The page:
April 25, 2013

Maine's Collins: Boston missteps 'troubling'

The CIA added the name of the dead Boston bombing suspect to a 745,000-person terrorist database in 2011, but it didn't help stop the attacks.

The Associated Press

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This combination of undated file photos shows Tamerlan Tsarnaev, 26, left, and Dzhokhar Tsarnaev, 19. The CIA added the name of dead Boston Marathon bombing suspect Tamerlan Tsarnaev, to a U.S. government terrorist database 18 months before the deadly explosions, U.S. officials told The Associated Press on Wednesday, April 24, 2013. The CIA's request came about six months after the FBI investigated Tamerlan Tsarnaev, also at the Russian government's request, but the FBI found no ties to terrorism, officials said. (AP Photo/The Lowell Sun & Robin Young, File)

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Because of the subsequent FBI inquiry, Tsarnaev's name was added to a Homeland Security Department database used by U.S. officials at the border to help screen people coming in and out of the U.S. That database is called the Treasury Enforcement Communications System, or TECS.

The FBI's Boston office opened a preliminary review. They interviewed Tsarnaev and his family members but found nothing connecting him to terror activity.

The FBI shared that information with Russia and also asked for more information on Tsarnaev, but never heard back. The FBI's review into Tsarnaev was closed in June 2011.

Then, in late September 2011, Russia separately contacted the CIA with nearly identical concerns about Tsarnaev. The Russians provided two possible birthdates for him and a variation of how his name might be spelled, as well as the spelling in the Russian-style Cyrillic alphabet.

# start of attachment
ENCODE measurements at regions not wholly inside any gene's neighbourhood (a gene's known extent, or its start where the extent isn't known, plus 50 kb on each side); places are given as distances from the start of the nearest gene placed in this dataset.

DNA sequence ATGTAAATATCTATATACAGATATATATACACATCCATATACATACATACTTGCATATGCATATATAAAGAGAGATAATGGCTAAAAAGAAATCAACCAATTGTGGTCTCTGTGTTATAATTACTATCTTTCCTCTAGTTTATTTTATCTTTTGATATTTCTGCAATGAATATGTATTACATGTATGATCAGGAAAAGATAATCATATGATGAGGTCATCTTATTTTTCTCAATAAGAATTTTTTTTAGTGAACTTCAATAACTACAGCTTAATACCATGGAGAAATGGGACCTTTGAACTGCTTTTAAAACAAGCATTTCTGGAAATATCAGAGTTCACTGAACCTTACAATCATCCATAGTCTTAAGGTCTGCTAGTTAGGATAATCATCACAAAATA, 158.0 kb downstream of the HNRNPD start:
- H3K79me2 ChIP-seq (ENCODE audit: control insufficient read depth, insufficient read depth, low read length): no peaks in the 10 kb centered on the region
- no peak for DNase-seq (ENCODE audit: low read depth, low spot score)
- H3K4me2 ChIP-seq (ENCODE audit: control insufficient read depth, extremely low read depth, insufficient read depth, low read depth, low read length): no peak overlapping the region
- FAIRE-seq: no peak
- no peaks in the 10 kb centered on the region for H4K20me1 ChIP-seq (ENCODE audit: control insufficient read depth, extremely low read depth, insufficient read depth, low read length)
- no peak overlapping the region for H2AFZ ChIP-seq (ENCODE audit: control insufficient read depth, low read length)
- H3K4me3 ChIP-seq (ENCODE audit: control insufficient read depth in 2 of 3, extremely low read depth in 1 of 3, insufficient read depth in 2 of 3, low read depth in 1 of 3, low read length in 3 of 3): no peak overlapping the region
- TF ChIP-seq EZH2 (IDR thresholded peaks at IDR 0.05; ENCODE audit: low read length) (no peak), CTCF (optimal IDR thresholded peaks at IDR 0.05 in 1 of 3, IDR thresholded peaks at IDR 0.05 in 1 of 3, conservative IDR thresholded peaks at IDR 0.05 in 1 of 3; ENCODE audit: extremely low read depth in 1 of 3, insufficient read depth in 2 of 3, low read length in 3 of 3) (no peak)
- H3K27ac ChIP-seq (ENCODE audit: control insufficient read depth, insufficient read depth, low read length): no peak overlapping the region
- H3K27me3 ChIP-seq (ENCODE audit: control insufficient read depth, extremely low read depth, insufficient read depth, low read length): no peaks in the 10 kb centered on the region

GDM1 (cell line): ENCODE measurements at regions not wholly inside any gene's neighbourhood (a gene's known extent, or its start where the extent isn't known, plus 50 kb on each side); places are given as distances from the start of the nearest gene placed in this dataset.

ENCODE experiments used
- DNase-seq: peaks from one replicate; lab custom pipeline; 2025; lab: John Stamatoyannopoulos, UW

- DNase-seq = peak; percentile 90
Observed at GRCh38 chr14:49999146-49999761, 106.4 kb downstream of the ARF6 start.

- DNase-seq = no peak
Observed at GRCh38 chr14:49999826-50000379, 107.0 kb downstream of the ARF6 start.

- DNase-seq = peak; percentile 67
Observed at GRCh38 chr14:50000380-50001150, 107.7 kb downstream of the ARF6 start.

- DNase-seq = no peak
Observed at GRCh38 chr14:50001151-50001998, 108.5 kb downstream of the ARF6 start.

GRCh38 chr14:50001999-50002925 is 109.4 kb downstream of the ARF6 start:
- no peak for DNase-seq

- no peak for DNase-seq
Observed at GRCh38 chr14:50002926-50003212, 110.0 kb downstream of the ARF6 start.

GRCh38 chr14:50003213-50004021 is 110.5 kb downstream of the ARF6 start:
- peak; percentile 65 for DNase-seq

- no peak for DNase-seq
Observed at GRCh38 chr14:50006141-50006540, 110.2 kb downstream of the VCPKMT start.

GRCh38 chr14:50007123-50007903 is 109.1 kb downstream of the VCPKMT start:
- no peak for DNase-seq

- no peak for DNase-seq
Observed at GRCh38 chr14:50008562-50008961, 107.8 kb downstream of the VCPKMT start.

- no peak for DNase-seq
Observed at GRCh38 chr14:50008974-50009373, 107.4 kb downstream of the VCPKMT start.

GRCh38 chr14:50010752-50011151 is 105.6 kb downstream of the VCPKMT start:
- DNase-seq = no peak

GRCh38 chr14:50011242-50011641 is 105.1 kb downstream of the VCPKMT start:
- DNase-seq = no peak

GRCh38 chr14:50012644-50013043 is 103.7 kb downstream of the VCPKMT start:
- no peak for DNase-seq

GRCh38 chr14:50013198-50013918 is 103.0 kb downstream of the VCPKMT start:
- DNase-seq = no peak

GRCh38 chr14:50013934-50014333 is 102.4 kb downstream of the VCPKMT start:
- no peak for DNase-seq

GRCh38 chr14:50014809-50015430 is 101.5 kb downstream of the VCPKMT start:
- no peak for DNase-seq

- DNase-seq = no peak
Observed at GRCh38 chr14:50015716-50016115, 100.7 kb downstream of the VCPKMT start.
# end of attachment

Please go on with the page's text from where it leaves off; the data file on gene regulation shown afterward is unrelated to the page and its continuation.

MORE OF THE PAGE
The CIA determined that Tsarnaev should be included in TIDE, and the National Counterterrorism Center added him into the database. The spelling of Tsarnaev's name in TIDE was not the same as the spelling the FBI used in its investigation. The CIA also shared the information with other federal agencies in October.

In January 2012, Tsarnaev traveled to Russia and returned to the U.S. in July. Three days before he left for Russia, the TECS database generated an alert on Tsarnaev. That alert was shared with a Customs and Border Protection officer who is a member of the FBI's Boston joint terrorism task force. By that time, the FBI's investigation into Tsarnaev had been closed for nearly six months because the FBI uncovered no evidence that he was tied to terror groups.

On Jan. 21, 2012, the airline on which Tsarnaev was traveling misspelled his name when it submitted its list of passengers to the U.S. government for security screening. Airlines are required to provide the list of passengers on international flights so the U.S. can check their names through government databases, including the terrorist watch list. Because his name was misspelled, there was not another alert like there was three days earlier.

In July 2012, Tsarnaev returned to the U.S., and another alert was generated in TECS. This information was again shared with the Customs and Border Protection officer on the FBI's Boston joint terrorism task force. But because the FBI had closed its investigation into Tsarnaev a year earlier, there was no reason to be suspicious of his travels to Russia.

"Later on, these agencies will be judged," said Dutch Ruppersberger of Maryland, the top Democrat on the House Intelligence Committee. "But right now, it's way too soon to criticize or to start making political arguments or who failed or whatever."

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